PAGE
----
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Published: February 17th 2014
16 February 2104 – Sunday – Trujillo, Peru
We woke early after a soundless and deep sleep and had a wonderfully hot and long shower in our ultra-cool open-plan hip bathroom. We then Skype-connected with the DeLaVega’s in County Meath, Ireland and met newly born Noah Samuel – congrats to Sarah and David, and also to Grandma Betty and Grandpa Paul!
The brand new hotel Due does not offer breakfast so we ate the leftovers from yesterday’s bus journey and then we walked out to the main road and with the help of a young Peruvian woman we hailed a little yellow banger of a taxi to take us the 4 kilometres into the Plaza des Armes that is the centre of this city.
Trujillo is located on the banks of the Moche River near its mouth at the Pacific Ocean. It was the site of the great prehistoric Moche and Chimu cultures before they were conquered by the Incas. And it is the centre of the second most populous city of Peru with just under 1 million people.
The tourist office is located on the Plaza des Armes so we visited it and received an
excellent map from the very friendly and helpful attendant who had very good English. She gave us some information on local places to visit, how to get there by local bus or taxi and what to expect to pay.
Our next stop was a walk through the wide open square that is the Plaza des Armes. In this square is located the cathedral of the city, colonial and republican mansions, all freshly- and brightly-painted. In December of 1820 it was the scene of the proclamation of Independence of Trujillo from Spain. At its centre is Trujillo’s Freedom Monument.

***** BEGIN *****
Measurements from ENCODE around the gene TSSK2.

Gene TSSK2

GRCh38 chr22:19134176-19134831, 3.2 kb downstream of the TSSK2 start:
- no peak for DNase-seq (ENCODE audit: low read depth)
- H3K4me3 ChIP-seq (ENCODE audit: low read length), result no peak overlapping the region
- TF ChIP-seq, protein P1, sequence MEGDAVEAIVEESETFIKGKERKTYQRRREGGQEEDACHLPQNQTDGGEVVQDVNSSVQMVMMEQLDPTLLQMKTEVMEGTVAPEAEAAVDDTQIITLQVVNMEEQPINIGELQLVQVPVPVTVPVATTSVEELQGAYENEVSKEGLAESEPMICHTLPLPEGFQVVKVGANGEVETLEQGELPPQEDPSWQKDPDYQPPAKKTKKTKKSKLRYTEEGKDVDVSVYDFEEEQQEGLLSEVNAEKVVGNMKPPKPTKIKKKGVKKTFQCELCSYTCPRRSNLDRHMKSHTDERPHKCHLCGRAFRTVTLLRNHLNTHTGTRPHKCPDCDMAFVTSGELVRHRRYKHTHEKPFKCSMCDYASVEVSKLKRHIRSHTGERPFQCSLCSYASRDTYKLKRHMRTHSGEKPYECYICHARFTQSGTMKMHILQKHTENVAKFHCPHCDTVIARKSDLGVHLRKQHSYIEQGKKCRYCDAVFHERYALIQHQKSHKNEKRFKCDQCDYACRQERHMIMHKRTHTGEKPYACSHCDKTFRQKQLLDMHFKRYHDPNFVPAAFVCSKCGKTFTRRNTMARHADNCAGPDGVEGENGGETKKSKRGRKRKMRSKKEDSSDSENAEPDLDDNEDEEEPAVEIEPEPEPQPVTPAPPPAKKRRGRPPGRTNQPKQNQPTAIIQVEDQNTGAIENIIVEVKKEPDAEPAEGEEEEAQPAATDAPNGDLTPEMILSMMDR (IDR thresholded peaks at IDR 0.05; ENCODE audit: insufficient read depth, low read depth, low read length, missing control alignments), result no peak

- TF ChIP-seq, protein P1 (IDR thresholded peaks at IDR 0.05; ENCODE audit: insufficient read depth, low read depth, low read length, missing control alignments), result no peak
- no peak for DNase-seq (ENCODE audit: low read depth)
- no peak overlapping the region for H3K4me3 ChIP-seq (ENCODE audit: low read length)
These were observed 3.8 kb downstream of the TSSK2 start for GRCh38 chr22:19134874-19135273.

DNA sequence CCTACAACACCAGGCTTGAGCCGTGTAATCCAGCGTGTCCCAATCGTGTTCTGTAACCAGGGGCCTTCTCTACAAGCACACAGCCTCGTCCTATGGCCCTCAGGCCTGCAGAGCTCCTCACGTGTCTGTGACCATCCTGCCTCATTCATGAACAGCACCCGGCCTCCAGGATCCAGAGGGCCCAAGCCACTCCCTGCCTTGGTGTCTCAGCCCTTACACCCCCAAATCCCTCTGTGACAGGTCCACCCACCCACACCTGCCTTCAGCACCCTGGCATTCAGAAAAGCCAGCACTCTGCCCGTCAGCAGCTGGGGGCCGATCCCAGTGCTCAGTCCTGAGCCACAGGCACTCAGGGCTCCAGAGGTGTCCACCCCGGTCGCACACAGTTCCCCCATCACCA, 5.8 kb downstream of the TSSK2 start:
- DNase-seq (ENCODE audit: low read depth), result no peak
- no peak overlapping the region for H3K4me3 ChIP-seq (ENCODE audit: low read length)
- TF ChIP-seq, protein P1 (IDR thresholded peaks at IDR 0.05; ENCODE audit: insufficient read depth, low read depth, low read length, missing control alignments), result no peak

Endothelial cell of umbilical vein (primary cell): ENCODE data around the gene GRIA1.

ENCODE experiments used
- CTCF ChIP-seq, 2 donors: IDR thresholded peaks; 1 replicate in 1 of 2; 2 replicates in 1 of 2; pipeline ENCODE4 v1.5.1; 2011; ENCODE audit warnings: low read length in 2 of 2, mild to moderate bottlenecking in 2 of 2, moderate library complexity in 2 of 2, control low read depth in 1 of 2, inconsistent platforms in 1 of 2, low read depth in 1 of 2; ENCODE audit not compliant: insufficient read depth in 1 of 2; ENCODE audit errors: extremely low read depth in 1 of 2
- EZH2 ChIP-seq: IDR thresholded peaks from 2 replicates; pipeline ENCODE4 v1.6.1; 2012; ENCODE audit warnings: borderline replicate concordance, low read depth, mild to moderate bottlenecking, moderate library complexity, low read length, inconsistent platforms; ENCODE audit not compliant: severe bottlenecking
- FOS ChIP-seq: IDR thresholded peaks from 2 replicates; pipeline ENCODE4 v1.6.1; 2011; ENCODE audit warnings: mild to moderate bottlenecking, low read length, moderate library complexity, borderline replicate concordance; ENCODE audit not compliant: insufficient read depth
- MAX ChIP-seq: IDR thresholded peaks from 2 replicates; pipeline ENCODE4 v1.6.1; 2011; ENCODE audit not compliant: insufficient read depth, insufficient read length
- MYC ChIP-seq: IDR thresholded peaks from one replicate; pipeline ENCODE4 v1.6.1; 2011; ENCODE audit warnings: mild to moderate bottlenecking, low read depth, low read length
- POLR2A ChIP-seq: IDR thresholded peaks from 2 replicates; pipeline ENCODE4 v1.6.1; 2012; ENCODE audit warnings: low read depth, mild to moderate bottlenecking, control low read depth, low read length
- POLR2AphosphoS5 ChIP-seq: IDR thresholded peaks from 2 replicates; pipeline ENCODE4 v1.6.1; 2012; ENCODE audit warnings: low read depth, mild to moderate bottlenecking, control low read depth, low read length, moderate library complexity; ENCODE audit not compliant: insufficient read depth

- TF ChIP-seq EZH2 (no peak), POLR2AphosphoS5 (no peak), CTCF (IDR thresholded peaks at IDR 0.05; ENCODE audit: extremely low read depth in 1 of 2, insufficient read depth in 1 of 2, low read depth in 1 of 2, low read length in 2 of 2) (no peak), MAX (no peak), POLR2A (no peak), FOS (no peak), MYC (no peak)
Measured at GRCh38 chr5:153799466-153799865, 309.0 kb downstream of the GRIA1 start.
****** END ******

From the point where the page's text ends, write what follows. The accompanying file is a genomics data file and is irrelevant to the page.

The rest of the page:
From there we visited the Casona Deza Cafe for a lunch of cream of vegetable soup and triple decker grilled chicken sandwich with oven-baked baby potatoes. We sat outside in the courtyard of a wonderful colonial building. We had to sit under an umbrella as the sun was beating down heavily from directly overhead.
After lunch we caught another taxi out to the archaeological site of Chan Chan. During its heyday about 600 years ago, Chan Chan was the largest city in all of the Americas and the largest adobe city on earth. It contained over ten thousand structures,
some with walls of 30 feet in height. Palaces and temples were decorated with elaborate carved friezes, some of which were hundreds of feet in length. Chan Chan was the capital of the Chimu civilization which lasted from 850 to 1470 AD. The adobe metropolis was the centre of power for an empire that stretched over six hundred miles, from just south of Ecuador to central Peru. As many as 60,000 people lived in Chan Chan. Most were servants of the monarch and privileged, wealthy classes of highly skilled craftsmen and priests. The Chimu people followed a strict hierarchy based on the belief that all men were not created equal. According to Chimú myth, the sun populated the world by creating three eggs: gold for the ruling elite, silver for their wives and copper for everybody else. (Not being a student of ancient civilizations, all this particular history was new to me.) Chan Chan's days of glory came to an end when the Inca conquered the city and broke up the Chimú Empire and brought many of Chan Chan's craftsmen to their own capital, Cuzco and Machu Picchu nearly 600 miles to the southeast (and a destination next week for